Thursday, July 19, 2012

Time for an update!

Well it's been far too long since I last blogged . . . . I've been buried in several large projects with clients over the past year and have barely looked up.  As they've all been wrapped up, I've decided to start a new chapter in my career and have accepted an offer to join Lumevox LLC of San Diego, as Senior Director of Client Services.

Essentially, I'll be doing much of the same work that I have for the past 8 years in my consulting practice, only with a great team working for me to support the efforts.  My new team includes the technical support staff, training team and professional service delivery teams.  Our collective job is to enable Lumenvox customers and partners to succeed in their speech recognition based projects.

Lumevox produces ASR, TTS and Call Progress Analysis engines along with the supporting tools and services.  You can check them out at

For now, I'll be working part of the time in San Diego at Lumenox's headquarters and part of the time remotely in Seattle, where I live.

If you're planning a trip to New York for SpeechTek 2012, be sure to stop by Lumenvox's booth and say "hello", also check out the program at SpeechTek, I'll be making a couple of presentations.

Stay tuned and I'll try to ramp back up my blogging and tweeting, especially from SpeechTek.


Wednesday, August 17, 2011

Observations from SpeechTek 2011 - New York

I'm just back from SpeechTek, the major industry conference in the Speech Recognition / Text-To-Speech / Voice Biometrics industry. I spent three great days attending sessions, catching up with friends in the industry and see the latest offerings from vendors in the space. I've been attending this conference for better than a dozen years now and it's interesting to see how the industry has evolved and matured during that time. As I flew home to Seattle, I jotted down a few of my thoughts and observations. Three Themes seemed to run through the conference:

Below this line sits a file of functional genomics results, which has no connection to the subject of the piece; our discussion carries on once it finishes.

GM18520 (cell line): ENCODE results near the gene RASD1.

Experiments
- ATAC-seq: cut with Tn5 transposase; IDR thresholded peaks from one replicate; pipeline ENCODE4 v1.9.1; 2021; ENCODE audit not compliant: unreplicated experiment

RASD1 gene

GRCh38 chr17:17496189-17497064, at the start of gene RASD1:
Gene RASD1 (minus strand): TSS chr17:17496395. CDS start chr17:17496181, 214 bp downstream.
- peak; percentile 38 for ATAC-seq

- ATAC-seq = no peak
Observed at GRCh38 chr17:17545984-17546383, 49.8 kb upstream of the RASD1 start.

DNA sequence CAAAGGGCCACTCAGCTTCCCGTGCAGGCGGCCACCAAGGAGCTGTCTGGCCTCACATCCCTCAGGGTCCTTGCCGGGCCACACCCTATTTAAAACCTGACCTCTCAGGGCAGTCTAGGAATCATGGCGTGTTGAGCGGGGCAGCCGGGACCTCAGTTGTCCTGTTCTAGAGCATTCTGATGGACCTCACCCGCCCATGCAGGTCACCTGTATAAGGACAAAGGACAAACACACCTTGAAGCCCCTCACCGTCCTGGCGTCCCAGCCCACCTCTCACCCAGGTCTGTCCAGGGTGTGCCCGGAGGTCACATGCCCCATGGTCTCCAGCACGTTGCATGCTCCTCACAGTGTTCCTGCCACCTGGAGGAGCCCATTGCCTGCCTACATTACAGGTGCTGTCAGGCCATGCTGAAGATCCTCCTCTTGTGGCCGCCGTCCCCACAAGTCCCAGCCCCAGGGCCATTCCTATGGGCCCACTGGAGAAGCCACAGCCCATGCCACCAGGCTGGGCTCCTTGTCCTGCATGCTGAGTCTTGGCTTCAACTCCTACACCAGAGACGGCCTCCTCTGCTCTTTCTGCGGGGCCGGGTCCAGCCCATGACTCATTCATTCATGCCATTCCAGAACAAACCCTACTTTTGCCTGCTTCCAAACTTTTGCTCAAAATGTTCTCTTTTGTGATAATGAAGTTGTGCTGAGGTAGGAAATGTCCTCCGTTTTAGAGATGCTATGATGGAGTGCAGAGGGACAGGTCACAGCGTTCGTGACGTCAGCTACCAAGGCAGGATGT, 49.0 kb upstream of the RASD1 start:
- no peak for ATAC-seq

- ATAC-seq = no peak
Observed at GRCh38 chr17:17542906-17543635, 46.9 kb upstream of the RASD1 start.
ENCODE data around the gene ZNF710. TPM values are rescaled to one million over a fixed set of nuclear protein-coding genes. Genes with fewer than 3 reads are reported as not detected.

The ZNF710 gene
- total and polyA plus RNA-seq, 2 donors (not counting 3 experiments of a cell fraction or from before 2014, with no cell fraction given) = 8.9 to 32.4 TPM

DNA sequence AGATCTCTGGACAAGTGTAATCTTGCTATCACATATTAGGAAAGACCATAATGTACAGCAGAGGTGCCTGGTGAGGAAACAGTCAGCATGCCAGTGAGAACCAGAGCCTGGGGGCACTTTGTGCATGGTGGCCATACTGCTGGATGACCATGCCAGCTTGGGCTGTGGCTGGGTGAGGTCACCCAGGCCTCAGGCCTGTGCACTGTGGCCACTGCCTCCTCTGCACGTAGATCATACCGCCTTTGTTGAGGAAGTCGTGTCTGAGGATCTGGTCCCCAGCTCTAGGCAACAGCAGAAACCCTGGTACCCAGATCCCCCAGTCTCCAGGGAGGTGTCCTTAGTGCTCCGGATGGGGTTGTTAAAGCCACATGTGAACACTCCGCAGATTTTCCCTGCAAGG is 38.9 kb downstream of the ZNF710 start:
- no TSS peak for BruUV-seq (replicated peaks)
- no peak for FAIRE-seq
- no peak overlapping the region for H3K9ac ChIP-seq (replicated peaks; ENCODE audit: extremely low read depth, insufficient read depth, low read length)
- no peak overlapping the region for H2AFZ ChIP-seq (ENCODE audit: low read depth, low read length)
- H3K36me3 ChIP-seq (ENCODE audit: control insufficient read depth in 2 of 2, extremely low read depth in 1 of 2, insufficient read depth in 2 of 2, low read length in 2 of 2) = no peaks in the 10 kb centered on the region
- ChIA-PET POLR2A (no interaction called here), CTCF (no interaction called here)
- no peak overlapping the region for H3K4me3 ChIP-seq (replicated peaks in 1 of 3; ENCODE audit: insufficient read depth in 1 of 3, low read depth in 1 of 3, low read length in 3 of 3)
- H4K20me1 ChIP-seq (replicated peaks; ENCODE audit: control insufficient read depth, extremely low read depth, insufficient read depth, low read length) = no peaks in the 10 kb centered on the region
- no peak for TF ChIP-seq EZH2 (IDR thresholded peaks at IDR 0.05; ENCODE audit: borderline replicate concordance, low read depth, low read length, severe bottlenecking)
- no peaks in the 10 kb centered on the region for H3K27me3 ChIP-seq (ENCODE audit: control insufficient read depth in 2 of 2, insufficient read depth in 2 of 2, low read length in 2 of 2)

· Cloud Computing
· Analytics, Analytics & Analytics
· Smart phones (and multi-modal applications)

and each of themes converged to produce a trend I'd call Adaptive Personalization.

Cloud Computing
I've said it before and it's worth repeating, the clouds are gathering! By that, I mean that the speech recognition industry (and it's related applications) are running full speed towards the trend in cloud computing. In fact, I think it may be the vanguard of that advance. So many major customer self-service applications today run in the cloud on platforms like Microsoft's TellMe, Nuance's BeVocal, Voxeo, or others that it would be impossible to argue it's not a full-fledged trend. Millions of automated self-service calls (both inbound and outbound) pass through each of these today. Supporting this growth of Cloud Computing related to speech recognition is the parallel movement of applications and data to the cloud that's being driven by the advent of Apple's iPad (and other tablet computers) along with the ever growing use of Smart Phones. Both of these items share a common trait, much of their application smarts or functionality come from cloud based services and data using a model in which the device is primarily a presentation layer in an application and the functional work and data storage are largely handled in a cloud based platform or platforms. Many of these applications are even mashups which aggregate data and services from multiple cloud based applications. A whole new generation of speech applications are cloud based, using the cloud for application functionality, speech recognition, voice biometrics and data aggregation from multiple sources. This approach allows for incredibly rich applications with access to large data sets far beyond the limited processing power and storage capabilities of the typical individual smart phone.